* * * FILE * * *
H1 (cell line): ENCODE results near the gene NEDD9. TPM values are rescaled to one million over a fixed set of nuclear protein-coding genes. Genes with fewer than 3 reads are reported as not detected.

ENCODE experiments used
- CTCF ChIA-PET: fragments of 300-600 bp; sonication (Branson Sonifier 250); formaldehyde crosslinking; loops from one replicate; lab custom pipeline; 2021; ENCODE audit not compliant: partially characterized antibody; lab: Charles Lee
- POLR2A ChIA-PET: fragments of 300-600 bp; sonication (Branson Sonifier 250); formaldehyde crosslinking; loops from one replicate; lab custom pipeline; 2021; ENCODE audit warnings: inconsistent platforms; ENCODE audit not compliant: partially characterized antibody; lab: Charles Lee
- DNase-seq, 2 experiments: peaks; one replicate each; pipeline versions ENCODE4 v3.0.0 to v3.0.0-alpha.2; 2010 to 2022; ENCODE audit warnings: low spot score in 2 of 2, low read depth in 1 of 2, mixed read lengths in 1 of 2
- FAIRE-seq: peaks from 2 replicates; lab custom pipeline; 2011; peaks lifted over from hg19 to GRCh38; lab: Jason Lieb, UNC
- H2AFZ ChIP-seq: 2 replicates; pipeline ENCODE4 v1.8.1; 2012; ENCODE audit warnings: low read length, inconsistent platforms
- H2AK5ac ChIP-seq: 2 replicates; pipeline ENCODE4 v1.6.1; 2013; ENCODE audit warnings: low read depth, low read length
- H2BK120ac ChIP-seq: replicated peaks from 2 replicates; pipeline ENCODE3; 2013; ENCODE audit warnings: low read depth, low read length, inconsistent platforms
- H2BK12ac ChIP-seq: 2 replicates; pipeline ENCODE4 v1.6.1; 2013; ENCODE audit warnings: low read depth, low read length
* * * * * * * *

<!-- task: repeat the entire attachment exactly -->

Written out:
H1 (cell line): ENCODE results near the gene NEDD9. TPM values are rescaled to one million over a fixed set of nuclear protein-coding genes. Genes with fewer than 3 reads are reported as not detected.

ENCODE experiments used
- CTCF ChIA-PET: fragments of 300-600 bp; sonication (Branson Sonifier 250); formaldehyde crosslinking; loops from one replicate; lab custom pipeline; 2021; ENCODE audit not compliant: partially characterized antibody; lab: Charles Lee
- POLR2A ChIA-PET: fragments of 300-600 bp; sonication (Branson Sonifier 250); formaldehyde crosslinking; loops from one replicate; lab custom pipeline; 2021; ENCODE audit warnings: inconsistent platforms; ENCODE audit not compliant: partially characterized antibody; lab: Charles Lee
- DNase-seq, 2 experiments: peaks; one replicate each; pipeline versions ENCODE4 v3.0.0 to v3.0.0-alpha.2; 2010 to 2022; ENCODE audit warnings: low spot score in 2 of 2, low read depth in 1 of 2, mixed read lengths in 1 of 2
- FAIRE-seq: peaks from 2 replicates; lab custom pipeline; 2011; peaks lifted over from hg19 to GRCh38; lab: Jason Lieb, UNC
- H2AFZ ChIP-seq: 2 replicates; pipeline ENCODE4 v1.8.1; 2012; ENCODE audit warnings: low read length, inconsistent platforms
- H2AK5ac ChIP-seq: 2 replicates; pipeline ENCODE4 v1.6.1; 2013; ENCODE audit warnings: low read depth, low read length
- H2BK120ac ChIP-seq: replicated peaks from 2 replicates; pipeline ENCODE3; 2013; ENCODE audit warnings: low read depth, low read length, inconsistent platforms
- H2BK12ac ChIP-seq: 2 replicates; pipeline ENCODE4 v1.6.1; 2013; ENCODE audit warnings: low read depth, low read length